Example:

 # ls [0-9]-test.xml | xargs -n 5 -P 2 logger -s -i
  logger[1554]: 1-test.xml 2-test.xml 3-test.xml 4-test.xml 5-test.xml
  logger[1555]: 6-test.xml 7-test.xml 8-test.xml 9-test.xml

Delimiters

As one reader pointed out in the Cheat Sheet: 21 useful Find Commands post that by default the delimiter for xargs is a space or newline, this can be a bit of a problem as output from commands can contain spaces or newlines or both. This is especially true as filenames in Unix & Linux can contain both spaces and newlines as well.

Example:

 # find ./ -type f | xargs -t chmod 644
  chmod 644 ./3 -test.xml ./2 -test.xml ./1 -test.xml ./4 -test.xml
  chmod: invalid mode: `-test.xml,-test.xml,-test.xml,-test.xml'
  Try `chmod --help' for more information.

As you can see xargs passed 3 -text.xml as two arguments to the chmod command, which caused the chmod command to error.

--null

Since this error is most commonly seen with the find command the most common way around this is to make xargs use a null character as a seperator. This can be done with xargs by using the -0 or --null argument, however you also need to insure that your first commands output also has the null character. For find you can use -print0 to ensure find prints the null character.

Example:

 # find ./ -type f -print0 | xargs -t -0 chmod -v 644
  chmod -v 644 ./3 -test.xml ./2 -test.xml ./1 -test.xml ./4 -test.xml
  mode of `./3 -test.xml' retained as 0644 (rw-r--r--)
  mode of `./2 -test.xml' retained as 0644 (rw-r--r--)
  mode of `./1 -test.xml' retained as 0644 (rw-r--r--)
  mode of `./4 -test.xml' retained as 0644 (rw-r--r--)

--delimiter

Another way around this is to specify a delimiter with the -d or --delimiter flags.

Example:

 # cat input.file
  1 -test.xml:2 -test.xml:3 -test.xml:4 -test.xml:input.file

 # cat input.file | xargs -t -d: chmod -v 644
  chmod -v 644 1 -test.xml 2 -test.xml 3 -test.xml 4 -test.xml input.file
  mode of `1 -test.xml' retained as 0644 (rw-r--r--)
  mode of `2 -test.xml' retained as 0644 (rw-r--r--)
  mode of `3 -test.xml' retained as 0644 (rw-r--r--)
  mode of `4 -test.xml' retained as 0644 (rw-r--r--)
  mode of `input.file' retained as 0644 (rw-r--r--)

Accept Input from file

--arg-file

Using the example above we can eliminate the cat command by simply providing xargs with the input file via the -a or --arg-file arguments.

Example:

 # xargs -a input.file -t -d: chmod -v 644
  chmod -v 644 1 -test.xml 2 -test.xml 3 -test.xml 4 -test.xml input.file
  mode of `1 -test.xml' retained as 0644 (rw-r--r--)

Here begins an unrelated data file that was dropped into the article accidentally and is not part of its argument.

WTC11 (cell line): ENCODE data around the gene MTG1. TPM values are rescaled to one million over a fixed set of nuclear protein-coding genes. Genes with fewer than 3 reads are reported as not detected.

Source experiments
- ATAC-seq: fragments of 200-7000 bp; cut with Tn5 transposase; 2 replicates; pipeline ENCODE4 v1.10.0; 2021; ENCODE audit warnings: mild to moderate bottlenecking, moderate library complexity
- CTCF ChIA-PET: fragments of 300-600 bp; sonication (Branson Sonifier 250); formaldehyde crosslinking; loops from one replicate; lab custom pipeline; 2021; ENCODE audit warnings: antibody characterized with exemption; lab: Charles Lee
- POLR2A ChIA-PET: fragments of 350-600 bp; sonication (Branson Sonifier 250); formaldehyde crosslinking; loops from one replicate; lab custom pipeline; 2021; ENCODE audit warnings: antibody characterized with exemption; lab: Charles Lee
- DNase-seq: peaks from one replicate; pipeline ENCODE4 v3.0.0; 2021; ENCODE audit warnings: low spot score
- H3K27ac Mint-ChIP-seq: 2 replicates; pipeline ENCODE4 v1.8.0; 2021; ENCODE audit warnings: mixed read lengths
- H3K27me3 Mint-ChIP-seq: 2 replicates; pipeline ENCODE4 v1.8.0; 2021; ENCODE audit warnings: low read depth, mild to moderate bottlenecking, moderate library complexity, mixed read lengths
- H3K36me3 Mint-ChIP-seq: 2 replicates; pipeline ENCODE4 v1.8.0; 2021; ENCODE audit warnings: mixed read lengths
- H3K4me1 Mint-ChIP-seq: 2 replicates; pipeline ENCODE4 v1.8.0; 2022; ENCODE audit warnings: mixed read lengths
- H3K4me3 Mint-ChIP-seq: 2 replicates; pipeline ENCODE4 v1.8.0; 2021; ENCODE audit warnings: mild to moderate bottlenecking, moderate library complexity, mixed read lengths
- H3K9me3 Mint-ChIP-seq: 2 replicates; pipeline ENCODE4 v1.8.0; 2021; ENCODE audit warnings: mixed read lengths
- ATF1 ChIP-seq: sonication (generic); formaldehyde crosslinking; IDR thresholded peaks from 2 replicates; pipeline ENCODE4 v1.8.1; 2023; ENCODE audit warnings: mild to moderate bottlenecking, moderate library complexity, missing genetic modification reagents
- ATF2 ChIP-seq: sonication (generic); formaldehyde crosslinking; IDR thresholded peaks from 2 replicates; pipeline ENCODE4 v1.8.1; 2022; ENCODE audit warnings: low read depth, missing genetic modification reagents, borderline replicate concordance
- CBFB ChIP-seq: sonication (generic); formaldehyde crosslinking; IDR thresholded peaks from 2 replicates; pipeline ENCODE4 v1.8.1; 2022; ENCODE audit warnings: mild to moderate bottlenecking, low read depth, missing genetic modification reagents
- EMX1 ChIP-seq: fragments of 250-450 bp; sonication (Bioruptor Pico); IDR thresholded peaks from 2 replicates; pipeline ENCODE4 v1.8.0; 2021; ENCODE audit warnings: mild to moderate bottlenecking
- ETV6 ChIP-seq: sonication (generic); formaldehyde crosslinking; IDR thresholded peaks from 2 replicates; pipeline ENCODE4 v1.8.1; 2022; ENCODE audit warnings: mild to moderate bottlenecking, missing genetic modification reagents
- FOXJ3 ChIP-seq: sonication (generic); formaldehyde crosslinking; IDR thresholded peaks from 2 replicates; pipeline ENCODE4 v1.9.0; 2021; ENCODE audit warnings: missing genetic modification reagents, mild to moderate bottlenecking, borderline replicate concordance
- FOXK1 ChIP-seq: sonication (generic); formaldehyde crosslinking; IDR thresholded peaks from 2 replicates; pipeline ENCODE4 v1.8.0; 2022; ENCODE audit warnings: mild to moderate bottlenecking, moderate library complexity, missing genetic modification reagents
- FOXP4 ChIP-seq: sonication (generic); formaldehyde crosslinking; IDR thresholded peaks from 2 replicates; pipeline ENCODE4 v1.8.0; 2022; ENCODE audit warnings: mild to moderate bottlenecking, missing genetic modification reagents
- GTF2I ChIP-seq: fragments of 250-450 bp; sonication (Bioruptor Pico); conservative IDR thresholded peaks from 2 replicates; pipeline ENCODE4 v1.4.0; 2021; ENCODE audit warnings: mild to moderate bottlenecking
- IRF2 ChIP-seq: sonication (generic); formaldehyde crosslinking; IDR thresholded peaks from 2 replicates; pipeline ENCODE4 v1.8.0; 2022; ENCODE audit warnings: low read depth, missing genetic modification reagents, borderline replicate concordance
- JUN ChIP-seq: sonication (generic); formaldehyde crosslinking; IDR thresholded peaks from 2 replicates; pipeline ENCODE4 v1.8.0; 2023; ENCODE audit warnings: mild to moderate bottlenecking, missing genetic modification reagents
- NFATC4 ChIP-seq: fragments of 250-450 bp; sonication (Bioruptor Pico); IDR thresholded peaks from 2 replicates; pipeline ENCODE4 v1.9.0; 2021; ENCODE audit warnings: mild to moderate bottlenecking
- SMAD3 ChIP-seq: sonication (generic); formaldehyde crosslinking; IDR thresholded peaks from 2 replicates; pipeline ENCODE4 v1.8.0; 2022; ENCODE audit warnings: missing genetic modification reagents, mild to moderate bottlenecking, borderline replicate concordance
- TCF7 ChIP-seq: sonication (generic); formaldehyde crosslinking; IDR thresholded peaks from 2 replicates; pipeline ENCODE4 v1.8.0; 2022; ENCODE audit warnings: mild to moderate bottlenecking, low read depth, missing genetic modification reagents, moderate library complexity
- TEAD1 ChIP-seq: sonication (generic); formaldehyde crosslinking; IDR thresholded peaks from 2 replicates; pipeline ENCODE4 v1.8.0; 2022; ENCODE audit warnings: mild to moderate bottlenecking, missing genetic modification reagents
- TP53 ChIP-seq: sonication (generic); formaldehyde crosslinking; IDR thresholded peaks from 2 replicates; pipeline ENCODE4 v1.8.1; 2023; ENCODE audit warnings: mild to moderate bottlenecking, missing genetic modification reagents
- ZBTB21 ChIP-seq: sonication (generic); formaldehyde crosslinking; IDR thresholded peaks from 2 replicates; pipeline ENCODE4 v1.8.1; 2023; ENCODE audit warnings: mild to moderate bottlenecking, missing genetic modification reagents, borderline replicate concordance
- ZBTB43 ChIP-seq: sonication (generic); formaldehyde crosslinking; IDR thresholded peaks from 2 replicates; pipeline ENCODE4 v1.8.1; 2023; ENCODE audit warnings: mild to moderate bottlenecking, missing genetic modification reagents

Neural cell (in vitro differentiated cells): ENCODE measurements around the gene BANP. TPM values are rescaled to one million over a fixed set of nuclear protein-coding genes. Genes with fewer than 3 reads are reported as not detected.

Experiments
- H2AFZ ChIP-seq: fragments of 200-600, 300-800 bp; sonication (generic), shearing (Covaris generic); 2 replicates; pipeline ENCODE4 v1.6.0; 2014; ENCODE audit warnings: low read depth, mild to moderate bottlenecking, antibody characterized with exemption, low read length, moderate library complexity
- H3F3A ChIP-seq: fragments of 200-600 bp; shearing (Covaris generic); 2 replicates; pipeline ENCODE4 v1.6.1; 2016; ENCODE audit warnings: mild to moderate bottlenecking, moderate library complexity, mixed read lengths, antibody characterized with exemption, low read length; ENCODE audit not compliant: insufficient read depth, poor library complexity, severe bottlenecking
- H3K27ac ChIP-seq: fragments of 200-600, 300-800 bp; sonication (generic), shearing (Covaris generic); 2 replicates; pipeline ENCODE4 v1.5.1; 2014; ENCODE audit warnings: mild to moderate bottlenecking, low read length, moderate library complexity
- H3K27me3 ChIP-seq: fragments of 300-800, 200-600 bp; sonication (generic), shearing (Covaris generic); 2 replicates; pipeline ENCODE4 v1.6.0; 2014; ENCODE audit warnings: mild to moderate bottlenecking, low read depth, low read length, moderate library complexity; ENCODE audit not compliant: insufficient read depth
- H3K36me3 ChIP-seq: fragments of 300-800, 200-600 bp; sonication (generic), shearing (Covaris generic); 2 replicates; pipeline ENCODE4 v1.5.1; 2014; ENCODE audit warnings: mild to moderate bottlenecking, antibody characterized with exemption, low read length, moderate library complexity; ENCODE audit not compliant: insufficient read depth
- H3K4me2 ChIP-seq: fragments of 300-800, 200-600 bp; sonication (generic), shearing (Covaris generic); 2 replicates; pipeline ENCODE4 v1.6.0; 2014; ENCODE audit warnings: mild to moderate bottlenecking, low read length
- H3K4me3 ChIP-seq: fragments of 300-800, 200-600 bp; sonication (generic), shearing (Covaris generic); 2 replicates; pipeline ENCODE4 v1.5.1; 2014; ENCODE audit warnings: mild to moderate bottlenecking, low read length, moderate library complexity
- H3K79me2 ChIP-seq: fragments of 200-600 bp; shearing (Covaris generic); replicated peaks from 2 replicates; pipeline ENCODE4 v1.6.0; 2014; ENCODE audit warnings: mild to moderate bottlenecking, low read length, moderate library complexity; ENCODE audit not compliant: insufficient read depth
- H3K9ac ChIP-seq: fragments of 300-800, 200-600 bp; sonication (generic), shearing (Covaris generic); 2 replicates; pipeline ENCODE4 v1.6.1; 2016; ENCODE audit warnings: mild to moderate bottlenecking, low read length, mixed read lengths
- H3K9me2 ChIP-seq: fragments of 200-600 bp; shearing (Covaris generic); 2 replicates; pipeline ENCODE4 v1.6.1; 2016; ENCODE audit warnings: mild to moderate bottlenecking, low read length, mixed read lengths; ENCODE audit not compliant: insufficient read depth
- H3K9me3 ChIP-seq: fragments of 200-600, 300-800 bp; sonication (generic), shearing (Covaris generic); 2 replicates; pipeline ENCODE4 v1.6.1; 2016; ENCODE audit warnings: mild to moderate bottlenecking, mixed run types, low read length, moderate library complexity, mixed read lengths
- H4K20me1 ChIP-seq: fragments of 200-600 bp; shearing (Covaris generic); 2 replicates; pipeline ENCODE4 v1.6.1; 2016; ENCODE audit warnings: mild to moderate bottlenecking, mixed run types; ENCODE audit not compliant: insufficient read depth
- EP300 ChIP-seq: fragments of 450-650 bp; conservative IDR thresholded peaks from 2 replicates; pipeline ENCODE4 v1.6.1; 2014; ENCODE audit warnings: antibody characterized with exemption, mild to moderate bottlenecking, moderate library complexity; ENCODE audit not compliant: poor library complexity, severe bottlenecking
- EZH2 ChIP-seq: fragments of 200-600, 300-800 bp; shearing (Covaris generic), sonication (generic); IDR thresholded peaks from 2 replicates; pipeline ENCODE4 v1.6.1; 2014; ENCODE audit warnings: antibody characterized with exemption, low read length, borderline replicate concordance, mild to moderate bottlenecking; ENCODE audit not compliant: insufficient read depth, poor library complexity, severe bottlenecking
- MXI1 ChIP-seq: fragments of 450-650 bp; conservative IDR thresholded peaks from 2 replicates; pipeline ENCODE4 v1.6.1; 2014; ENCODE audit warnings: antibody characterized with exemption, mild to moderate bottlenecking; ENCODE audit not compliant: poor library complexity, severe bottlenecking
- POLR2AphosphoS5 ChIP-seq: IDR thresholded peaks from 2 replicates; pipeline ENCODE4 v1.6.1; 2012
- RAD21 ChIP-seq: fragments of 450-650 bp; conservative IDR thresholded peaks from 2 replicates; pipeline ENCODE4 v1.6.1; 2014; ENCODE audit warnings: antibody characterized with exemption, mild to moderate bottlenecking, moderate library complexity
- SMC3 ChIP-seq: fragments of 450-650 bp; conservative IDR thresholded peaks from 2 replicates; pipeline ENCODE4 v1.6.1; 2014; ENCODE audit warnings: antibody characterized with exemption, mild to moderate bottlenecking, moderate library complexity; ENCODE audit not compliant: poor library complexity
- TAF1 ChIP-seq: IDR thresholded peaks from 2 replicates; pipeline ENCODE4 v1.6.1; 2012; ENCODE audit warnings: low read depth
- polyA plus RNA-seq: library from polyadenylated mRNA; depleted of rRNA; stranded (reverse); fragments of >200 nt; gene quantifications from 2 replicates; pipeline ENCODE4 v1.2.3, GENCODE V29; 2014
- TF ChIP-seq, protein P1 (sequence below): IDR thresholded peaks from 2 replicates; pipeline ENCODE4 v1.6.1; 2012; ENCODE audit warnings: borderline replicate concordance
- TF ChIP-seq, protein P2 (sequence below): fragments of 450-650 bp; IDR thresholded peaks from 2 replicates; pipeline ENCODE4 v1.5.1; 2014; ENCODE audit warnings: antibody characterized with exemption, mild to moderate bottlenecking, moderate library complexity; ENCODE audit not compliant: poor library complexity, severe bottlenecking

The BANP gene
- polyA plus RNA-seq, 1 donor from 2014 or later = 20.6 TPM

mode of `2 -test.xml' retained as 0644 (rw-r--r--)
  mode of `3 -test.xml' retained as 0644 (rw-r--r--)
  mode of `4 -test.xml' retained as 0644 (rw-r--r--)
  mode of `input.file' retained as 0644 (rw-r--r--)

Replacement Text

-I

When you are building a complicated command for xargs to run there are times where you may need to place the arguments in a specific order or multiple times. For this the -I flag can be used along with an arbitrary text to replace.

Example:

 $ ls [0-3]-test.xml | xargs -I replaceme find ./ -name <strong>replaceme</strong> -type f
  ./1-test.xml
  ./2-test.xml
  ./3-test.xml

There have been a few times in the past where I decided not to use xargs because I needed to specify arguments after the output from the first command. The -I flag takes care of all of those situations.

Interactive Mode

--interactive

There are many times when using xargs where you may want to validate the command it is going to run before it runs the command. To do so you can simply put xargs into interactive mode with the -p flag.

Example:

 # ls [0-9]-test.xml | xargs -n 4 -p chmod 644
  chmod 644 1-test.xml 2-test.xml 3-test.xml 4-test.xml ?...y
  chmod 644 5-test.xml 6-test.xml 7-test.xml 8-test.xml ?...n
  chmod 644 9-test.xml ?...n

The xargs command will wait for either a y|Y or a n|N to either run the command or not.

As you can see the xargs command is very flexible and can be used to handle tons of situations without the need to write a bash for-loop or other lengthy commands. If you have any cool examples of xargs usage please add a comment and share them. Maybe next week I will make a Cheat Sheet post with the top examples.


Picture of Benjamin Cane

Benjamin is a Systems Architect working in the financial services industry focused on platforms that require Continuous Availability. He has been working with Linux and Unix for over 10 years now and has recently published his first book; Red Hat Enterprise Linux Troubleshooting Guide.